BY DOUG LORIMER While US government officials, from President George Bush down, have publicly denied that the US-led invasion of Iraq has anything to do with seizing control of Iraq's oil vast reserves, the orders given to the invading US troops
William Safire, Robert Bartley, Wall Street Journal, Jerry Falwell, Jay Garner, Balfour Declaration, Christian Zionism, Lord Palmerston, Lord Shaftesbury, British imperialism, Uri Avnery "> UNITED STATES: Architects of empire By URI AVNERY
The United Nations Human Rights Commission (UNHRC) on April 15 condemned Israel for its “mass killing” of Palestinians and its construction of illegal settlements in the occupied territories. The United States government was the only
BY NORM DIXON The parents of a British solidarity activist shot in the head by Israeli occupation forces on April 11 have accused the Israeli government of “deliberate recklessness”. The attack, the third on foreign supporters of the
BY ROHAN PEARCE On April 15, 13 Iraqi civilians were killed and 29 wounded by US troops in the northern city of Mosul. The next day, US troops shot dead a further four Iraqis and wounded 10 others. Both atrocities occurred at anti-US protests
BY DOUG LORIMER After several weeks of accusations from the White House and the Pentagon against the Syrian government of President Bashar al Assad — ominously similar to those used by Washington to justify its invasion of Iraq — on April 17 US
BY NORM DIXON "The allegation ... of weapons of mass destruction (WMD) is an excuse [the US uses] when we have it out for other countries", Jon Wolfsthal, deputy director of the Non-Proliferation Project at the Carnegie Endowment for International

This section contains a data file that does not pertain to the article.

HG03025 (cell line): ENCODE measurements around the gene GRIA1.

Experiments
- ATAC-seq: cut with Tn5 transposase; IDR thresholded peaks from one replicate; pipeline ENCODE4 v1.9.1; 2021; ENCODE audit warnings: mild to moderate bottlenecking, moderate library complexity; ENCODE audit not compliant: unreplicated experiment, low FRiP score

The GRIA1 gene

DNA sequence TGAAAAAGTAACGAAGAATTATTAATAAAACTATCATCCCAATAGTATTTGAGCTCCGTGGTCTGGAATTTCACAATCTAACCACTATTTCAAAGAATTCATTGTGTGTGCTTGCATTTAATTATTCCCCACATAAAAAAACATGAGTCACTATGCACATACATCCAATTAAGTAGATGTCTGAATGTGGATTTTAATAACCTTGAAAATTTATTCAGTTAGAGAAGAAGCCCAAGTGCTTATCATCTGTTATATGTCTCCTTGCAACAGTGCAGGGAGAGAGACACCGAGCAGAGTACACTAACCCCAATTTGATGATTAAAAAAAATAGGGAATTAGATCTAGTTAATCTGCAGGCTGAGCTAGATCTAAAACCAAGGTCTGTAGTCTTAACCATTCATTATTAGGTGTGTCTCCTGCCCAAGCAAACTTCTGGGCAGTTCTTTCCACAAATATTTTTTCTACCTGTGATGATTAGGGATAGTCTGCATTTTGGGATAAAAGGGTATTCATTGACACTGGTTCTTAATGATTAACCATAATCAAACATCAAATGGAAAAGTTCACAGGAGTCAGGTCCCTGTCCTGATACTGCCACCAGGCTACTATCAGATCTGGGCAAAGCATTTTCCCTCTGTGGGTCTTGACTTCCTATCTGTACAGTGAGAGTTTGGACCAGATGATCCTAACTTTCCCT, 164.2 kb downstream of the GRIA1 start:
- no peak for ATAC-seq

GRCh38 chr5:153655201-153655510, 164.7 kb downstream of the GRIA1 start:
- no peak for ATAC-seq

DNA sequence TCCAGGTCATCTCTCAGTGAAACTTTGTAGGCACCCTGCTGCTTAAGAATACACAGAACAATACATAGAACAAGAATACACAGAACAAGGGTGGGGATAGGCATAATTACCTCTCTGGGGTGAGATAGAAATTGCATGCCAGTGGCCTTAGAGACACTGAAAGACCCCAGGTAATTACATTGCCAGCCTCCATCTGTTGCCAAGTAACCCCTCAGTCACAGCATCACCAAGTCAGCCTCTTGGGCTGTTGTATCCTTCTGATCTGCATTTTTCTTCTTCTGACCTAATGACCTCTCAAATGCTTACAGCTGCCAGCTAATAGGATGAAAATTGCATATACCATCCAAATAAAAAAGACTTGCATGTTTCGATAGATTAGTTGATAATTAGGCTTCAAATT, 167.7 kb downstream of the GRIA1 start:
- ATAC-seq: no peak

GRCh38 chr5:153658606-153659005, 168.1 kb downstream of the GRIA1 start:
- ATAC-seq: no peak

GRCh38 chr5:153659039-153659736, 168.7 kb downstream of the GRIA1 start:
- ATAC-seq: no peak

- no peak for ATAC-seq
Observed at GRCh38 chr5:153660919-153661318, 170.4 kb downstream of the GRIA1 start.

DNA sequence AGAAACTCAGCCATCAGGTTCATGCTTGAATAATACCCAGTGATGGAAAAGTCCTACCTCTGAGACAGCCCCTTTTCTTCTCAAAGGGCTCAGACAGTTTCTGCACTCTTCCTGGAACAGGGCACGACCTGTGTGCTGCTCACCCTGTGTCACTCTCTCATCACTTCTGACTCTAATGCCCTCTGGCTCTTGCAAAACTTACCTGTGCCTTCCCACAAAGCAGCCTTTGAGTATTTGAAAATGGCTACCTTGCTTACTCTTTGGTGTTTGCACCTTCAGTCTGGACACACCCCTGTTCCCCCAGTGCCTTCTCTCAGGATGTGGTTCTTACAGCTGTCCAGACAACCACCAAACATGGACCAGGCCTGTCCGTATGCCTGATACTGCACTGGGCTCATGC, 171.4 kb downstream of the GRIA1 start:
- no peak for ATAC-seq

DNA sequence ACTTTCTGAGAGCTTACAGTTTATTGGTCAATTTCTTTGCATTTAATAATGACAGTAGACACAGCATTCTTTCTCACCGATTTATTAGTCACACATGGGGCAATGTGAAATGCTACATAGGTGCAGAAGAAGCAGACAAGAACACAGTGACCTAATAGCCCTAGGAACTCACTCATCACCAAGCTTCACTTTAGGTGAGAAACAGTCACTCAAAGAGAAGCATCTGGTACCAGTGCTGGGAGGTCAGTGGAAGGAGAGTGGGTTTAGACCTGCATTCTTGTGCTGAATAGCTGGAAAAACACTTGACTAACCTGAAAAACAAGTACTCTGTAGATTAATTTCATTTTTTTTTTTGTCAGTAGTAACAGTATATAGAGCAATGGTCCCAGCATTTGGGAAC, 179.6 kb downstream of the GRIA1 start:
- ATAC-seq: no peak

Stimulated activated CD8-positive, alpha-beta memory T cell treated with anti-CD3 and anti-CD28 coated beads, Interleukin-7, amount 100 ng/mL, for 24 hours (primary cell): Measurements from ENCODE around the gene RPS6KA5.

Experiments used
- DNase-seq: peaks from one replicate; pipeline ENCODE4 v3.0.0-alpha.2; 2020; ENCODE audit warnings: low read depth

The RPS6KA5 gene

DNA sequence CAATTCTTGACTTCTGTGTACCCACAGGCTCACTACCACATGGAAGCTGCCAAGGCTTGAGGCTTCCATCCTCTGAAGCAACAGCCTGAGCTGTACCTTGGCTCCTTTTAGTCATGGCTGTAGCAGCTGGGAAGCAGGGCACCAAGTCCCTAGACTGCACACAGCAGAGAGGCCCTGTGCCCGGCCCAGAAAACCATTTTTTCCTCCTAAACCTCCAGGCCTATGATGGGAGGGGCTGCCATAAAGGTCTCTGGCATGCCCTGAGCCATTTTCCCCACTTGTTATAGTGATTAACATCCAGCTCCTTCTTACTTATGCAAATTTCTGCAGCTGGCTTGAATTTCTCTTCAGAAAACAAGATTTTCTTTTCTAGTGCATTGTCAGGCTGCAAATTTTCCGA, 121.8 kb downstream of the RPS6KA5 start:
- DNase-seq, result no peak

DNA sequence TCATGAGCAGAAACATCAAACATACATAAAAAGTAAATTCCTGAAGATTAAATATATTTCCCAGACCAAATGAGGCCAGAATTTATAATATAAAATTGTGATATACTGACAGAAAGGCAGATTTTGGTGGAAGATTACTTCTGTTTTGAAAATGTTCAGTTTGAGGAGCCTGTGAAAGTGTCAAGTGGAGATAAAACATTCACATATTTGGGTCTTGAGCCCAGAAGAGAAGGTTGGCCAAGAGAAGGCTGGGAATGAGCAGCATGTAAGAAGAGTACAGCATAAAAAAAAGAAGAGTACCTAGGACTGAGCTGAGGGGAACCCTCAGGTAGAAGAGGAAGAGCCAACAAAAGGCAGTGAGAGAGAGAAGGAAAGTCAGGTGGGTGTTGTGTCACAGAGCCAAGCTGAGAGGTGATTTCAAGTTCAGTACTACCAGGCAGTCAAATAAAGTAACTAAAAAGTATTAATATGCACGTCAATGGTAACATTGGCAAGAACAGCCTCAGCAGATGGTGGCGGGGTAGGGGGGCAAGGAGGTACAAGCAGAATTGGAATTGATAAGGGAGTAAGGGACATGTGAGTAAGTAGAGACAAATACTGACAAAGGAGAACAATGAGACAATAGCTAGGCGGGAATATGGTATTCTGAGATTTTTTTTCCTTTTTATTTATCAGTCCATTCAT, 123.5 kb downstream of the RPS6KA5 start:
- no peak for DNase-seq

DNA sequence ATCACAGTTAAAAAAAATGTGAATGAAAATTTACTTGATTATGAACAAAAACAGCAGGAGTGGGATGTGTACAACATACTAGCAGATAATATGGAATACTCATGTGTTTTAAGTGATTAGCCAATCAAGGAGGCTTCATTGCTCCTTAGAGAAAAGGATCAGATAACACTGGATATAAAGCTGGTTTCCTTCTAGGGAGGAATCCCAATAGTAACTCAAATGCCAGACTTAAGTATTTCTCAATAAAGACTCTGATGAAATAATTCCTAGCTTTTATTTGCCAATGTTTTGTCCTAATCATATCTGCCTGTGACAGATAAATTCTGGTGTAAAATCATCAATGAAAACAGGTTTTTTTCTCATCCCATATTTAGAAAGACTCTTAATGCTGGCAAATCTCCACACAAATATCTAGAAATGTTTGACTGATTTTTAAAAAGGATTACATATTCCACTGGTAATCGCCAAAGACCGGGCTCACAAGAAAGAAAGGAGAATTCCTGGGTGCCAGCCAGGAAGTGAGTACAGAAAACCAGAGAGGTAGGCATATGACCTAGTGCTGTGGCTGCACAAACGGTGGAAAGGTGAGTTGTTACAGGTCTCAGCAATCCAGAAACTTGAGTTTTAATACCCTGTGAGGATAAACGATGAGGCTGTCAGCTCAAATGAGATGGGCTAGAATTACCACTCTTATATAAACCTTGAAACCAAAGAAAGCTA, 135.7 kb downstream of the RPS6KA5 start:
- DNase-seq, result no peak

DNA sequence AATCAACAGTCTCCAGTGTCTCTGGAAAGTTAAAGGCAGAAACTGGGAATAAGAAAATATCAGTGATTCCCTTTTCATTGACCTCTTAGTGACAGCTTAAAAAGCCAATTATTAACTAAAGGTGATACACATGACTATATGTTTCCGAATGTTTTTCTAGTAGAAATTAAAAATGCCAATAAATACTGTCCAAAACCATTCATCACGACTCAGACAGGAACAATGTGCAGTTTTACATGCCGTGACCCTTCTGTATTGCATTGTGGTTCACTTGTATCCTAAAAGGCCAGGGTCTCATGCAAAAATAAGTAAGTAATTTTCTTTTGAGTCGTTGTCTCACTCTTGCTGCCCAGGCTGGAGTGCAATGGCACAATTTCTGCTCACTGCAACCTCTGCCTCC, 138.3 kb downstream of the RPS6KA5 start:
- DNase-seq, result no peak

BY PATRICK BOND The rift between the ruling African National Congress (ANC) and the Congress of South African Trade Unions (COSATU) over privatisation has deepened substantially since January, when Pretoria launched the full sale of the
BY NEIL SAMMONDS The world's most efficient “secret” manufacturer of weapons of mass destruction was not Iraq, nor is it Syria — it is Washington's closest ally and partner in the Middle East, Israel. In September 1986, Mordechai Vanunu, a

Culture

REVIEW BY BRIAN JONES The PianistDirected by Roman PolanskiWritten by Ronald Harwood and Wladyslaw SzpilmanWith Adrien Brody and Thomas Kretschmann In 1939, Wladyslaw Szpilman played the last live music heard on Polish radio before the Nazi
REVIEW BY SARAH STEPHEN No Blood for Oil: Australian Voices for Peace Various artists Order a copy of listen to sample tracks at <http://www.indie-cds.com> No Blood for Oil brings together a varied and interesting collection of
HairDirected by David AtkinsLyrics by Gerome Ragni and James RadoMusic by Galt MacDermotWith Matt Hetherington, Kane Alexander, Mitchell Butal and Kelly AbbeyCapitol Theatre, Sydney, until May 8Her Majesty's Theatre, Melbourne, from May 20. REVIEW

Editorial

There have been many theories floated in Australia's newspapers as to why federal Labor leader Simon Crean is doing so badly in the polls. Two polls in as many days indicated most Labor supporters prefer former PM Kim Beazley to lead the party. The